Friday, July 29, 2016

Running . . . From Zombies

Is this a product review? This might count as a product review. Be warned.

Anyway, in my journey towards more reliable foot-based forward propulsion, I have been using two apps: C25K and 10K, both by ZenLabs. These two apps have served me well and faithfully, giving me helpful instructions in my ear to walk, jog, turn around, and quit for the day. And hey . . . free is good.

These apps believe that you should be running 5km in about thirty minutes. HA. No. So when I say I "finished" the 10K app, I mean that I completed its final 60-minute run. I did not actually traverse anywhere near 10 kilometers of ground. Or treadmill track, in this particular case. I happen to know I was going a steady 3.8 mph, because the over-informative treadmill computer told me so and now I can't un-know it.

Anyway (again), I've decided that for right now, 60 minutes is about as long as I want to keep running at any one go. I would, however, like to get batter at covering more distance during that time window. Not much more distance. Just some. Baaaaaby steps.

My original plan was just to start over at the beginning of these apps and step it up a notch: jog where it said walk, run where it said jog. Reasonable plan. I may still adopt it. But just to shake things up, I decided to test something different: zombies.

Zombies, Run!, by Six to Start, is like a Choose Your Own Adventure audiobook with an added twist of GPS stalking/surveillance state. You run. It tells you a story in your ear to explain why you are running. I'm only one chapter in, but I'm guessing the reason is usually going to be zombies.

I was expecting great things from this app, having encountered many positive reviews and junk. Since the app has an actual storyline with some dialogue and stuff worth paying attention to, I jettisoned my usual audio book (Casebook of Sherlock Holmes; nearly finished with the whole collection!) and turned on Pandora for that muzik stuff I keep hearing so much about. I picked the Murray Gold channel. I figured, dramatic, sci-fi, kinda creepy -- perfect zombie music, right?

And really, it all went pretty well. As I wandered through the neighborhood at sunset, I got informed that my helicopter was shot down (by whom? Floating plot thread) and that I needed to get to Abel Township (which is somewhere in England, judging by the accents), but as long as I was passing the hospital, I should pop in and grab some medical supplies and records (what records? Floating plot thread). I got all this handy background information from Sam, our friendly neighborhood radio guy, who talks when he's nervous. He designated me Runner 5, as the previous Runner 5 (with whom, it's implied, he'd been romantically involved) just got infected, so the jersey was up for grabs I guess.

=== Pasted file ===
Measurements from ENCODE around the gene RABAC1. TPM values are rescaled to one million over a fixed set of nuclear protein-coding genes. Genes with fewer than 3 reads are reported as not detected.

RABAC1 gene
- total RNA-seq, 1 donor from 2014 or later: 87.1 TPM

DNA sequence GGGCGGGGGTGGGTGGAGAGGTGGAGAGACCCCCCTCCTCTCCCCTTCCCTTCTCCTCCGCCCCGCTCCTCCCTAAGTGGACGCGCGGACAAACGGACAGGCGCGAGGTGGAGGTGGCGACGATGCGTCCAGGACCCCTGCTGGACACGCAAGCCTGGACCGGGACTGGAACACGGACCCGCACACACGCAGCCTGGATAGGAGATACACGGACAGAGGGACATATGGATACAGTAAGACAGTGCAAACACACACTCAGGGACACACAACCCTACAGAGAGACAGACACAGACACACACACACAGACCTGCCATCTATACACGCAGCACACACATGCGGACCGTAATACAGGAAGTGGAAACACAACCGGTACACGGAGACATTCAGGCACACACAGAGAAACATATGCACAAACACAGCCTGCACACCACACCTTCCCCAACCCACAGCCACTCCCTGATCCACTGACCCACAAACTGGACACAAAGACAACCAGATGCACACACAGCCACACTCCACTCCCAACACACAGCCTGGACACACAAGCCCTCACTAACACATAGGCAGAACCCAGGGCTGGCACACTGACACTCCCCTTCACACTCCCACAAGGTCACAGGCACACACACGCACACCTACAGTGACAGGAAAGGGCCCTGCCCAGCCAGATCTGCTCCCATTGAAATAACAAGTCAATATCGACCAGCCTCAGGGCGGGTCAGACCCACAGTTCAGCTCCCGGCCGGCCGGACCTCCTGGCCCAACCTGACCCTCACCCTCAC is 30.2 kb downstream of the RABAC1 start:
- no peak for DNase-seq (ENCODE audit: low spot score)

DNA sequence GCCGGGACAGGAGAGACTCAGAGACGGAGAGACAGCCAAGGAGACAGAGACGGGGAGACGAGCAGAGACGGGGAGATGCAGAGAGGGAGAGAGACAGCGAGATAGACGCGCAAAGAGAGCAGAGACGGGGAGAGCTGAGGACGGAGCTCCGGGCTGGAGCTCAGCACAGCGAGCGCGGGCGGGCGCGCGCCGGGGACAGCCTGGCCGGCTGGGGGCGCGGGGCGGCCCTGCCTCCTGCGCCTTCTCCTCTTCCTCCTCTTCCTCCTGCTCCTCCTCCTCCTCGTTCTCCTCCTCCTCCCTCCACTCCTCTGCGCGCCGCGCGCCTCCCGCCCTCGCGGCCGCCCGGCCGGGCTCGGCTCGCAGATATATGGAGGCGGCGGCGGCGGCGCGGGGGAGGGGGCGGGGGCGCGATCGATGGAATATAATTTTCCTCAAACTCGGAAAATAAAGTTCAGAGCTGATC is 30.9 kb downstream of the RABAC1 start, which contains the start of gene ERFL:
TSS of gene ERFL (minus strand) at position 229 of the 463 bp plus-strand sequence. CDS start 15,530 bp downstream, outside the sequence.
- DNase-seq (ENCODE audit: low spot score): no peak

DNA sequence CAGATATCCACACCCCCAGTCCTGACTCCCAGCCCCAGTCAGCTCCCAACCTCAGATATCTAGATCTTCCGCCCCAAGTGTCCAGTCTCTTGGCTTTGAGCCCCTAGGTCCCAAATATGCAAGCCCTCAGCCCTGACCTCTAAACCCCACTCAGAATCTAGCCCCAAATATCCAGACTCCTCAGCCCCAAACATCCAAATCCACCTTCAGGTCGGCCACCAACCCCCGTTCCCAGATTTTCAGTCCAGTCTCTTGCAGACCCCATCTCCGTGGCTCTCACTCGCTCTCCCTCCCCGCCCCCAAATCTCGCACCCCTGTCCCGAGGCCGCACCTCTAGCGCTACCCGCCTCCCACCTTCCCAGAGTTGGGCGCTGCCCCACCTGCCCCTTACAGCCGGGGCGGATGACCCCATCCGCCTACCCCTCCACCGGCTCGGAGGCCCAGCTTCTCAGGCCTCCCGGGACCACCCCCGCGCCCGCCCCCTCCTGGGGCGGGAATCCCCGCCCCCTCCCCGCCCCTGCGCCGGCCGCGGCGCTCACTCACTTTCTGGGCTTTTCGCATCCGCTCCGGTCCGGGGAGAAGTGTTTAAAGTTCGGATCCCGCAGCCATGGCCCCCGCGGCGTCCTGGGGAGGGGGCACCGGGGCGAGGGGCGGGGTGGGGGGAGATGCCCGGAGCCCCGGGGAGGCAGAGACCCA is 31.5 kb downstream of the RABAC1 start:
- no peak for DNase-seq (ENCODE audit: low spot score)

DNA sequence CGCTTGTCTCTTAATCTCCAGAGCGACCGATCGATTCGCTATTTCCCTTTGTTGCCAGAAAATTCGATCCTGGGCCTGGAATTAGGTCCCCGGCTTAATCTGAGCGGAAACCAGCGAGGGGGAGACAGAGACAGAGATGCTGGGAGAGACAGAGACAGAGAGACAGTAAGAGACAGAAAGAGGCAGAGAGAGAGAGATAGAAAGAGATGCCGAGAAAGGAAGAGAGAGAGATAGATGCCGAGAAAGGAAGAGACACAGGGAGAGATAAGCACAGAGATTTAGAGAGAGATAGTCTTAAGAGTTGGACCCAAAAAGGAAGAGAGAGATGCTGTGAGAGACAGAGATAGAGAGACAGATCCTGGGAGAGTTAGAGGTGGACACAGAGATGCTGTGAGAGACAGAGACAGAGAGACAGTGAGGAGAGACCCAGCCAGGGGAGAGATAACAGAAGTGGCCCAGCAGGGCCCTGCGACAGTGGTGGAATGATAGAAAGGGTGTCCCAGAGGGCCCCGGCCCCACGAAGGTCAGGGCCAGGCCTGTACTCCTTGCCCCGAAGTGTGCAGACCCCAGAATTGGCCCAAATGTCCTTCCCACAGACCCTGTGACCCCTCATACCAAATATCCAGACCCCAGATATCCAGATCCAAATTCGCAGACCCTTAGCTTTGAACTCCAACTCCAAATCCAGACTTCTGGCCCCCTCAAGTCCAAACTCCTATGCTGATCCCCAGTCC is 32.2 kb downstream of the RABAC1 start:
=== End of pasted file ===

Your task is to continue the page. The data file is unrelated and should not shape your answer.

I've got only two complaints with this app so far. The first is that it didn't give me a halfway point, even a coded in-character one, so my dumb self might have gotten halfway to Pelican Rapids before realizing I had no way home. In future, must set my own timer.

The second complaint is, um, that, well . . . It didn't let me cheat.

Let me explain.

Okay, so I'd stumbled across a CDC file (note: why was there a CDC file in England? Or why are all these British people in the US? Does the UK have a CDC, and if so, do they call it that?) that could be very important. Someone hovering over Sam's shoulder hinted strongly that this file was my ticket into the protection of Abel township. I also knew that if I got caught by zombies, they'd take some of my stuff, as app technology has not yet advanced so far that my phone could actually infect me through my headphones. I had lots of stuff to take--I'd found a food, a water, some medicines, an ax (BOSS!), some bullets (but no gun), some underwear, a pair of pants and a pair of shorts (but no shirt, poor me). But I had no way to know if the zombies would take all that stuff, or take my CDC file. And I wanted that CDC file. I wanted it bad.

Last stretch of land to the safety of the town. Sam's telling me they're sending out an armed patrol to cover me. Just gotta outrun the zombies . . .

I'd already outrun some zombies earlier. I'd kicked into a sprint for about thirty seconds when the app informed me they were on my tail. Yaay. Good for me. Except you know what's really hard? Getting your breath back, at a jog, after a sprint. So I was still at two steps to the breath when I reached this climactic finale, which is faster than I want to be breathing.

And guess who's the lead zombie after me? You guessed it . . . The Late Runner 5.

Okay. So the character whose place I am taking in the narrative is chasing after me, no doubt to steal the file that is my ticket to community acceptance, watched nervously by her grieving lover, while unnecessarily creepy Dalek-related music plays in the background and it is now well after sunset, people. Good storytelling, certainly. But good storytelling doesn't necessarily mean good running, particularly if my huffing puffing self suddenly goes into vivid-imagination-induced fight or flight mode, and I just cannot . . . (gasp) . . . flee (gasp) . . . fast enough.

But dang if I'm going to let her get that file.

So I hit pause.

I slow to a walk. I get my breath back. Then I hit play and take off sprinting again.

There's no Sam on the radio.

There's no alert of how close the zombies are behind me.

There's still creepy soundtrack, but I put that on there, that's my fault.

The clocks are all running, but there's no indication that I got back into the story when I hit play. So after a while I slow to my usual shamble. I run past my building and turn around at the corner, in case I just need to wait longer for something to happen. Nope. I walk a couple laps around the complex to bring my heart rate down and wait for news from Sam. Or zombies. Or anybody. Nothing.

Maybe I was just so slow I just died.

Anyway, I make it home, take a shower, feed the cats, and go poking around the app to figure out what went wrong. I'm still not sure what, but eventually I find a big "RESUME" button that was not there before and hit it. Thankfully (because I didn't fancy running laps around my apartment in a towel) the story resumes just as I make it into the gates of Abel township. I get a "Next Time On . . ." teaser, and the episode is marked complete.